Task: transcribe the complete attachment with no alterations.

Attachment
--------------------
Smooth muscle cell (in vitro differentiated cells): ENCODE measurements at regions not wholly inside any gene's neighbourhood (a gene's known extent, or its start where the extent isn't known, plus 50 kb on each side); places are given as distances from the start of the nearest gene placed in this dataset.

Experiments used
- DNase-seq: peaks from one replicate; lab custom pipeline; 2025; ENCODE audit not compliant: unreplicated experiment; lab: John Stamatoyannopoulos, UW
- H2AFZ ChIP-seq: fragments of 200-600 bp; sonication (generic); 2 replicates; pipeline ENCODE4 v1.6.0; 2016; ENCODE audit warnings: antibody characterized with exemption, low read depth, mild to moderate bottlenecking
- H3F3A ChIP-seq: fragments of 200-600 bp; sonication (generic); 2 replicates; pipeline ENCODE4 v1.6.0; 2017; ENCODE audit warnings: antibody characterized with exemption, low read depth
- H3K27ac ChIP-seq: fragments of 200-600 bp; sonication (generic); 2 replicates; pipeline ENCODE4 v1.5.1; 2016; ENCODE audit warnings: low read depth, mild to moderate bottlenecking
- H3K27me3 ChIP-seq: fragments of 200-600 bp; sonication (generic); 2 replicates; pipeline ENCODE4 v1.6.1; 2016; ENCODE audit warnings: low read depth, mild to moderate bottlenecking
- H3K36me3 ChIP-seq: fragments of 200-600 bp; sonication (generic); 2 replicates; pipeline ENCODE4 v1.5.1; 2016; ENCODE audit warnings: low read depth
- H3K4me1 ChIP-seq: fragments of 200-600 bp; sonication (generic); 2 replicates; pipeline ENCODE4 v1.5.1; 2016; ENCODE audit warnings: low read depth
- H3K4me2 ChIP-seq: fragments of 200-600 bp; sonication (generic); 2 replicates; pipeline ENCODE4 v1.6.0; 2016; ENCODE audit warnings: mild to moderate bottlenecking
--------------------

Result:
Smooth muscle cell (in vitro differentiated cells): ENCODE measurements at regions not wholly inside any gene's neighbourhood (a gene's known extent, or its start where the extent isn't known, plus 50 kb on each side); places are given as distances from the start of the nearest gene placed in this dataset.

Experiments used
- DNase-seq: peaks from one replicate; lab custom pipeline; 2025; ENCODE audit not compliant: unreplicated experiment; lab: John Stamatoyannopoulos, UW
- H2AFZ ChIP-seq: fragments of 200-600 bp; sonication (generic); 2 replicates; pipeline ENCODE4 v1.6.0; 2016; ENCODE audit warnings: antibody characterized with exemption, low read depth, mild to moderate bottlenecking
- H3F3A ChIP-seq: fragments of 200-600 bp; sonication (generic); 2 replicates; pipeline ENCODE4 v1.6.0; 2017; ENCODE audit warnings: antibody characterized with exemption, low read depth
- H3K27ac ChIP-seq: fragments of 200-600 bp; sonication (generic); 2 replicates; pipeline ENCODE4 v1.5.1; 2016; ENCODE audit warnings: low read depth, mild to moderate bottlenecking
- H3K27me3 ChIP-seq: fragments of 200-600 bp; sonication (generic); 2 replicates; pipeline ENCODE4 v1.6.1; 2016; ENCODE audit warnings: low read depth, mild to moderate bottlenecking
- H3K36me3 ChIP-seq: fragments of 200-600 bp; sonication (generic); 2 replicates; pipeline ENCODE4 v1.5.1; 2016; ENCODE audit warnings: low read depth
- H3K4me1 ChIP-seq: fragments of 200-600 bp; sonication (generic); 2 replicates; pipeline ENCODE4 v1.5.1; 2016; ENCODE audit warnings: low read depth
- H3K4me2 ChIP-seq: fragments of 200-600 bp; sonication (generic); 2 replicates; pipeline ENCODE4 v1.6.0; 2016; ENCODE audit warnings: mild to moderate bottlenecking